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Yesnaby (Pronounced Yez-na-bee) is located a short distance north of Stromness along a single track road. The high layered sandstone cliffs and sea stacks are buffeted during winter storms making it a wild location to visit. On calm days it is a beautiful spot for a stroll along the cliff tops, birdwatching while keeping an eye out for passing whales.
A Bit about Yesnaby
As you drive down the single track road towards Yesnaby the landscape feels like it is wrapping around you. The road follows a shallow valley with green fields on either side that have cattle and sheep grazing at various times of the year. Short-eared owls hunt along the roadside and can be seen perching on the fence posts and gates. The buildings along the road appear to be empty and are slowly crumbling. As you reach the parking area you will see a number of brick built buildings and a concrete hard standing between the buildings and the cliff edge. This is all that remains of the Yesnaby AA Battery. During World War 2, the Royal Navy were based on the cliffs to man the anti-aircraft guns, their placements can still be seen today. The buildings are just a shell now, home to sea birds but there are information boards with the story of the battery.
Yesnaby has a long history before the Royal Navy arrived and to the north of the battery beyond the small Ramna Geo are the remains of the Broch of Borwick an Iron Age broch similar to the Broch of Gurness. To the south of the parking area are the barely recognisable remains of a small chapel.
Walking south Along the Yesnaby Cliffs
From the parking area the path heads down to the small cove at the Noust of Bigging. In calm weather this small cove has clear seas and a little pebble beach. However in a westerly storm the cove is a mass of sea foam and raging sea.
Brough of Bigging
From the cove the path narrows and follows the fenceline. There are then two options – to fork left to Yesnaby Castle or continue onto the small promontory known as the Brough of Bigging. This small lump of rock has the remains of an ancient fort as well as some of the most spectacular views along the coastline.
This spot allows you to see the layered cliffs below the battery with the lower Devoninan Red Sandstone topped with Lower Stromness Flagstones, evidence of the volcanic activity and sand rippling that was happening over 300 million years ago.
In the winter months when storms are passing through this is not the best place to be as the waves break over the cliff top and the winds are some of the strongest in the U.K. Around the parking area there are thousands of pebbles thrown up onto the cliff top by the angry waves.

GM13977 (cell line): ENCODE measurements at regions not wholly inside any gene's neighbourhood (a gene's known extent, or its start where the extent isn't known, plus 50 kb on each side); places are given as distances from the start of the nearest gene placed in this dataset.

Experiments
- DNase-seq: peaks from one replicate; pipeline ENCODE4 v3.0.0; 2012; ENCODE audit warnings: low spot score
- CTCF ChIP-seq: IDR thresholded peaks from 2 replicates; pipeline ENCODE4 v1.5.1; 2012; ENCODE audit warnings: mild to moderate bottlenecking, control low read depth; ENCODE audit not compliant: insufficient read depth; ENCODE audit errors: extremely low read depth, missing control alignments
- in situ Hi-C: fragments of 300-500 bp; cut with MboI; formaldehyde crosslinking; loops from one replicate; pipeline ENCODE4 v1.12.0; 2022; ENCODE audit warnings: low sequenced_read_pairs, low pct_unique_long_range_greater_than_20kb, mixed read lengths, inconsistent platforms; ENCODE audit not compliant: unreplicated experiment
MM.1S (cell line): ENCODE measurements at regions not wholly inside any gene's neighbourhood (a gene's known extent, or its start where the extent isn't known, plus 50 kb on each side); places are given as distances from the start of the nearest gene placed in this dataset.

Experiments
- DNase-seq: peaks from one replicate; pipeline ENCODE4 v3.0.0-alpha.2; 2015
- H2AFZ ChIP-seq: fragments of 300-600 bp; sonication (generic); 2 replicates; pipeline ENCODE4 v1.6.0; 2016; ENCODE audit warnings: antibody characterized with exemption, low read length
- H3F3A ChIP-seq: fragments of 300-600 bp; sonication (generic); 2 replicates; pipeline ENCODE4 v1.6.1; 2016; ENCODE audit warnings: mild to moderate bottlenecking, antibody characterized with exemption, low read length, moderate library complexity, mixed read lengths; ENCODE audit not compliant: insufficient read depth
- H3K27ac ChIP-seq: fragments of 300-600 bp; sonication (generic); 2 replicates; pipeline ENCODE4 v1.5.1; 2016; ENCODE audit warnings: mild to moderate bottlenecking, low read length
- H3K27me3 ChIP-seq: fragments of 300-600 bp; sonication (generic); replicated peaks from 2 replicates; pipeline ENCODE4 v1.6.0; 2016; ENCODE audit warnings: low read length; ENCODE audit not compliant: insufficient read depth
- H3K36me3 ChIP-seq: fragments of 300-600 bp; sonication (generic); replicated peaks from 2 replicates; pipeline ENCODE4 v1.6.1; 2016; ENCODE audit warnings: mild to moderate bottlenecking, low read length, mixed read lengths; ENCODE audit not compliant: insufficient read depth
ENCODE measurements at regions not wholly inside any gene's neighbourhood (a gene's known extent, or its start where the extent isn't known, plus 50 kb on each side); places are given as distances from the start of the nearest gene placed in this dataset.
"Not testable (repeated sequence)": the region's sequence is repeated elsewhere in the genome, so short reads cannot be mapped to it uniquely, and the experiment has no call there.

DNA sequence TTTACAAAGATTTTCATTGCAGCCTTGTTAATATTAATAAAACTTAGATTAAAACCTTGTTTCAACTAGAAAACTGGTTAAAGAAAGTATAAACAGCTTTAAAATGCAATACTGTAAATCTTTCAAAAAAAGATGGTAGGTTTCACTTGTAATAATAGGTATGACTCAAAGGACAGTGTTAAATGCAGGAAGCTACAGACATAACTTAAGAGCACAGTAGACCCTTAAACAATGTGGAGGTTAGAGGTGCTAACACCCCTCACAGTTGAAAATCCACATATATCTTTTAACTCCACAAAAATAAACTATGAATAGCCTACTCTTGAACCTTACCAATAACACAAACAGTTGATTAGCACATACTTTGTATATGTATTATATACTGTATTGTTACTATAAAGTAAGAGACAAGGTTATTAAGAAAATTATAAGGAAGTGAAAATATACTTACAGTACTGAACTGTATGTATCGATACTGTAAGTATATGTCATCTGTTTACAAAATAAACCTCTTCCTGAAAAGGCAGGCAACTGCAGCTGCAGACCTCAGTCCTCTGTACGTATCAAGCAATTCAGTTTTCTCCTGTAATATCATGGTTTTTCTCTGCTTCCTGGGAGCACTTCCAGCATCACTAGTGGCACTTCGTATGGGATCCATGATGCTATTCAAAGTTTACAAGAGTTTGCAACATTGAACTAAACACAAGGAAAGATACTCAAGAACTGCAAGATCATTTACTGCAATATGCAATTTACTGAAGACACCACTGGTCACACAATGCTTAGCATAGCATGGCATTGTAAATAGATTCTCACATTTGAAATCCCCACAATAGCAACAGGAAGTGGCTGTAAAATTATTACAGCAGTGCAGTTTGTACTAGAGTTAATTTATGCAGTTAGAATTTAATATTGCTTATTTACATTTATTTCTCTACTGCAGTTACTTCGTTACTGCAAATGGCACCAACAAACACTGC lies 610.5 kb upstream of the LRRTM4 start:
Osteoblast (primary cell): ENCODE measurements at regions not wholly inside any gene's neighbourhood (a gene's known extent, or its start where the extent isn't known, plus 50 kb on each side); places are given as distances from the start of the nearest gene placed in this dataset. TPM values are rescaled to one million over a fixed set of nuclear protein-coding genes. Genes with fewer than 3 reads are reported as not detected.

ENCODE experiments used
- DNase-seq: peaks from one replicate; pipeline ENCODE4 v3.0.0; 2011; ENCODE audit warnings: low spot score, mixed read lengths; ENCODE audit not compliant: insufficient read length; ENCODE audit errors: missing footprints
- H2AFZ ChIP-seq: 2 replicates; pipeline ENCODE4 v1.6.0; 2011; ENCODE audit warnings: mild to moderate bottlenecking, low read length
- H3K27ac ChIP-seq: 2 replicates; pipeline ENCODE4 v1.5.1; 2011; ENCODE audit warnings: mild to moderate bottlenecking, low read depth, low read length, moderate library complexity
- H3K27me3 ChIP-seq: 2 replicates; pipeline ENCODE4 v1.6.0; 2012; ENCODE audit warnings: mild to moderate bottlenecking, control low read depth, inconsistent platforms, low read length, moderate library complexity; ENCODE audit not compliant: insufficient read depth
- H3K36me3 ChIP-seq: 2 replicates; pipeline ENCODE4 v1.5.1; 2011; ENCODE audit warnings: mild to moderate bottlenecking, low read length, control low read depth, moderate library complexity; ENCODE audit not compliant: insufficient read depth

These local names get more bizarre and Qui Ayre, a short distance along the coastal path is one such name. This is the first of the sea stacks that become apparent along the coastal path. It is joined by a small rock to the headland, but it won’t take many more storms for this bridge to be taken away. The whole area is a jumble of geo’s (narrow inlets), rock outcrops and blow holes. The path follows the narrow cliff edge and is home to the rare Scottish primrose (Primula Scotica) with its deep purple petals and yellow centre as well as the great yellow bumblebee one of the rarest in the U.K. The remains of crofts and farming in general can be seen with ancient stones and markers dotted around where they were abandoned centuries ago.
Eventually Yesnaby Castle comes into view. This isolated sea stack is similar to the Old Man of Hoy further south but is smaller and less isolated. This 30 metre high sea stack stands alone in a small cove. First climbed in 1967, the “Castle” is a magnet for climbers looking for a challenge. It currently has an arch at the base but it will only be a matter of time before one of these legs becomes its downfall.
Beautiful in any weather conditions Yesnaby Castle, I think looks its best with calm blue seas showing the rocks below the surface.
- Take time exploring this coastline but always remember your own safety on the cliff top especially during stormy weather
- Long exposure can be used to smooth the movement of the water. This can be done using filters and ensuring your camera is still by placing it on a tripod
- In stormy weather when there is spray make sure you protect your camera from the salt spray and bring a lens cloth to wipe the lens regularly
- The cliffs face west making it a fantastic location for the golden hour just before sunset
- Always have a plan B in place before visiting Yesnaby. This is a wild and exposed location so be sensible and stay in the car if it is too windy. An easy indicator as to whether it is safe to walk the cliffs is if you can’t get the car door open or a coat on in the wind then it isn’t safe to walk.
- Make sure you have warm clothing and waterproofs. Even in the summer months it can be exposed and windy.
- As well as a camera, binoculars are useful for watching for seals, birdwatching and whale spotting
- If you want to see Yesnaby Castle as part of a tour make sure you will have time to get there and back. Most tours spend a few minutes at the battery before moving on.
- There are no facilities, the nearest are in Stromness
Time to Walk to Yesnaby Castle: The walk to Yesnaby Castle and back take about 90 minutes depending on pace and stops for photographs.
Distance: 2 kilometers
Getting to Yesnaby
Yesnaby is located about 15 minutes north of Stromness on the west coast of Orkney Mainland. A single track road signposted to Yesnaby is found off the B9056 just after the junction with the main A957 from Stromness towards Birsay.
Follow the road to the cliff top where you can park between the battery buildings. From here the paths are clearly marked heading south towards Yesnaby Castle or north towards Ramna Geo, Broch of Borwick and on towards Skara Brae.